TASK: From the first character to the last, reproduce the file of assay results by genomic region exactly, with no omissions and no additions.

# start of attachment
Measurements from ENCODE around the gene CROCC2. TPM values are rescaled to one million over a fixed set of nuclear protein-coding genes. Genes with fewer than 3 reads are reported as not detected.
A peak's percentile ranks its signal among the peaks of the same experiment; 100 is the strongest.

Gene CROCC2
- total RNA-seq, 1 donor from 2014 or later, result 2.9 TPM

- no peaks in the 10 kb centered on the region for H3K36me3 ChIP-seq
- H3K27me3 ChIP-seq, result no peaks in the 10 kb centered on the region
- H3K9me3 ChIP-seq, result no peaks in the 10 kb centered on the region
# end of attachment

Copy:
Measurements from ENCODE around the gene CROCC2. TPM values are rescaled to one million over a fixed set of nuclear protein-coding genes. Genes with fewer than 3 reads are reported as not detected.
A peak's percentile ranks its signal among the peaks of the same experiment; 100 is the strongest.

Gene CROCC2
- total RNA-seq, 1 donor from 2014 or later, result 2.9 TPM

- no peaks in the 10 kb centered on the region for H3K36me3 ChIP-seq
- H3K27me3 ChIP-seq, result no peaks in the 10 kb centered on the region
- H3K9me3 ChIP-seq, result no peaks in the 10 kb centered on the region